The story is a classic. Homer Wells is one of the most empathatic character is literature and will be remembered rondly, long after the book is finished.
Those who loved the movie can enjoy this book separatly. The sub-plots are quite different from the movie and each has it's own ambiance.
One word on the movie. It's pretty true to the book, but my suggestion would be to both read the book and see the movie. They each add layers, and are both well done. Not at all like Hotel New Hampshire, one of Mr. Irving's good books, but a really very awful movie. Perhaps this is because Cider House is of more moderate length, with fewer characters, and therefore ultimately something that could reasonably be made into a film. But of the Irving books, World According to Garp, Hotel New Hampshire, and Cider House are at the top, while the Cider House movie is probably the best to date.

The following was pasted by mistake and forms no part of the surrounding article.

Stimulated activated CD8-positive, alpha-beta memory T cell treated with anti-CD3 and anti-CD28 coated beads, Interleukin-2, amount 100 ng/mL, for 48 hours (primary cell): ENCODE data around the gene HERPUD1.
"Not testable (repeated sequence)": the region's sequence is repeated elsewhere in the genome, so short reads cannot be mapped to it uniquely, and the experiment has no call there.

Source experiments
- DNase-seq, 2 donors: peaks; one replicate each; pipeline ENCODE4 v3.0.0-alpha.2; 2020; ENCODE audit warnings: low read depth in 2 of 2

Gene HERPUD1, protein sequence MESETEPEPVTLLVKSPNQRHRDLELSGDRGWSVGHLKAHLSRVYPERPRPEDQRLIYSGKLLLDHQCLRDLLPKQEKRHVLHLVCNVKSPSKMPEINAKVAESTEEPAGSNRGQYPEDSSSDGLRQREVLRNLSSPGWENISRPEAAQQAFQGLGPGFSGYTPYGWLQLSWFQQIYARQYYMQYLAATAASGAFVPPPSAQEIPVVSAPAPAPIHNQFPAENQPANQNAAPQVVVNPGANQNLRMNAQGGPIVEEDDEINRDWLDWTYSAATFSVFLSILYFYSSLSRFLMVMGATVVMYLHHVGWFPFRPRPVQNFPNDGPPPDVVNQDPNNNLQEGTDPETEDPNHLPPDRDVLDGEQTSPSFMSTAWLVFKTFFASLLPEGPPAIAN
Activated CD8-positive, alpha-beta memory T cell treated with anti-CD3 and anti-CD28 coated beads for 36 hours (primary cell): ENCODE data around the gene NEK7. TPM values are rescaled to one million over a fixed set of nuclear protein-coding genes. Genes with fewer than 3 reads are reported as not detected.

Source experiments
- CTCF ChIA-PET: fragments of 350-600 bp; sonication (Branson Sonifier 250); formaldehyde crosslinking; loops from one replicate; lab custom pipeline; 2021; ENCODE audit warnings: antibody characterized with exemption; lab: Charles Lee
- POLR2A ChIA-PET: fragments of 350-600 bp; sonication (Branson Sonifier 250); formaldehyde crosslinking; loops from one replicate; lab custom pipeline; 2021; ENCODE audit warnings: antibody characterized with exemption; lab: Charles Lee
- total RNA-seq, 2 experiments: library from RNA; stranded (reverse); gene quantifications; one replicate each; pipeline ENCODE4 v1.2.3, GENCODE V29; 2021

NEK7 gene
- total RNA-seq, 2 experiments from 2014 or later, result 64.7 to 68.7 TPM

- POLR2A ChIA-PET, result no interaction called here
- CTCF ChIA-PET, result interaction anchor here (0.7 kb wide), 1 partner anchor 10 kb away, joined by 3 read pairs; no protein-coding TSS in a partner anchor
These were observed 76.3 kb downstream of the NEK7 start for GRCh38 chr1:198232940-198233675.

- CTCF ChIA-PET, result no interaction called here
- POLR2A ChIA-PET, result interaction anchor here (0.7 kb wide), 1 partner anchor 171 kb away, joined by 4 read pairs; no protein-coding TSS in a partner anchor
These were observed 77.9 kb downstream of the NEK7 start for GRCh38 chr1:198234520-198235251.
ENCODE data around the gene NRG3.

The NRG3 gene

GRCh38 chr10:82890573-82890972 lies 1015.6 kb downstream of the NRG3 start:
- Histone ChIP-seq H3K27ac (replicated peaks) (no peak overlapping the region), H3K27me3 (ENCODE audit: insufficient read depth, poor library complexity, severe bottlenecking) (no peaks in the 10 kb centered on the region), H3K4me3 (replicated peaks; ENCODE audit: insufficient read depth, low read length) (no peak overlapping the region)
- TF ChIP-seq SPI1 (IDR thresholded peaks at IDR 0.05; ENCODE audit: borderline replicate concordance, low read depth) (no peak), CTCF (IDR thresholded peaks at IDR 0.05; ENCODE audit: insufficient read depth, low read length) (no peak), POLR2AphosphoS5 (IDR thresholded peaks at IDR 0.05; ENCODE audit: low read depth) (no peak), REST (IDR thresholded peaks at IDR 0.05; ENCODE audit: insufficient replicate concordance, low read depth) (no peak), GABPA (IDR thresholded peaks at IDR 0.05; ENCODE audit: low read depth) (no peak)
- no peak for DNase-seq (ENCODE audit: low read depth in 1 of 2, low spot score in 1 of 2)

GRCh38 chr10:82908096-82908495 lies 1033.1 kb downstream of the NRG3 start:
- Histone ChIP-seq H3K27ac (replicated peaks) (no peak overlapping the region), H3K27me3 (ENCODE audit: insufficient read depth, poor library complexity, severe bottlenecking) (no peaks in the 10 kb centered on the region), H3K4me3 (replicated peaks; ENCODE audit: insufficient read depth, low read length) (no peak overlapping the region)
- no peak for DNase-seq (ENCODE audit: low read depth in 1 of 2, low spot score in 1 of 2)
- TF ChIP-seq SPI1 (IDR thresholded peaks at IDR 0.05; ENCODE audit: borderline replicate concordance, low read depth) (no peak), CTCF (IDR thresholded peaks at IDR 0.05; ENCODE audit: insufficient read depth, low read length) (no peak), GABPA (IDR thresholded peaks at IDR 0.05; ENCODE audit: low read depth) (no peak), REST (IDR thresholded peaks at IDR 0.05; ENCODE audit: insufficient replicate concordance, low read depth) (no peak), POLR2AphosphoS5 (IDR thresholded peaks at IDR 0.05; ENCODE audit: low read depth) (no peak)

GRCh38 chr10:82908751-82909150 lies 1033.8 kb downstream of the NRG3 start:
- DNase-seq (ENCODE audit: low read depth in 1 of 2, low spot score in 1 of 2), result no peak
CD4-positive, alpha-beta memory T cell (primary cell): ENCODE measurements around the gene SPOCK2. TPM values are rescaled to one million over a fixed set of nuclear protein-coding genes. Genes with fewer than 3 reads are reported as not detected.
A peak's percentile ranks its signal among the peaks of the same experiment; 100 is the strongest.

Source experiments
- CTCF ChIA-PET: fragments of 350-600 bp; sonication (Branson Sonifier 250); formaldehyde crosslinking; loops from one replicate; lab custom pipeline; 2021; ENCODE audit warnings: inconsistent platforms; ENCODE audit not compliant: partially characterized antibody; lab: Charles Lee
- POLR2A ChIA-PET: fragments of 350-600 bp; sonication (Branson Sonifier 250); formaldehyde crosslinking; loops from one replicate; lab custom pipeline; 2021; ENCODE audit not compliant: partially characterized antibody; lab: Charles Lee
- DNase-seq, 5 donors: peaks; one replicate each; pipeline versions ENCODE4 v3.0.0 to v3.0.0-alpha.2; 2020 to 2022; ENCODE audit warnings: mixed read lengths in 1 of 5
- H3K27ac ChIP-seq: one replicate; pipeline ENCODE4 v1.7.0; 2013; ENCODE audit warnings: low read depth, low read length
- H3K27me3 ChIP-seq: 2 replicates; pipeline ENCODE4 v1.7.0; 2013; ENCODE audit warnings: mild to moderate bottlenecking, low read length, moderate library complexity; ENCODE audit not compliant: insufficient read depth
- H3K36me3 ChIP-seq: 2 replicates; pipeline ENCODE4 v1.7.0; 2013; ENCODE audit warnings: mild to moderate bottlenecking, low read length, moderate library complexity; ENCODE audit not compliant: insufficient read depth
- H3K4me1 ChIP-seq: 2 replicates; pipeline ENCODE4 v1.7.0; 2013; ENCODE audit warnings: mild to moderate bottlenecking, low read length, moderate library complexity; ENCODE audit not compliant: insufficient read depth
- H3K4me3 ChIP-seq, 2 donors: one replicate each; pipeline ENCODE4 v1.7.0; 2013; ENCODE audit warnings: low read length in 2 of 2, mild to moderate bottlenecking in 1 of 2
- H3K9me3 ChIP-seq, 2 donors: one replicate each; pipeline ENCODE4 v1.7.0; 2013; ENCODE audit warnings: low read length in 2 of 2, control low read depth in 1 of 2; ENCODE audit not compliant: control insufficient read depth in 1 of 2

The Take-Away: I never would have picked-up this title if it hadn't been for my book club. The blurb on the inside of the front cover really didn't prepare me for what it the story was truly about - a doctor performing illegal abortions and the orphan he picks to continue his work.
The book was very frank on sex and abortion in the early 1900 (1920s to 1960s). In fact, it was so frank that I questioned if it was accurate, instead of a modern view of what life was actually life. Irving added notes to the back of the book also, with supplemental antedotes that were mostly relayed by his grandfather. Some of the story seemed overplayed, especially as I'm used to reading this from writers of the time. Were they censored? (Most likely, I realize, but were private discussion as frank as Irving leads us to believe.)
In my mind, the openness is because of the services performed, and not a realistic portrayal of the what happened in most conversations.
However, Irving has a wide variety of story lines, perspectives and character growth, that touching on all of them would make this an essay instead of a review. So I'm stopping there.
Recommendation: An interesting look at the life of two men involved deeply in the orphanage. It also is a great coming of age story for each of them.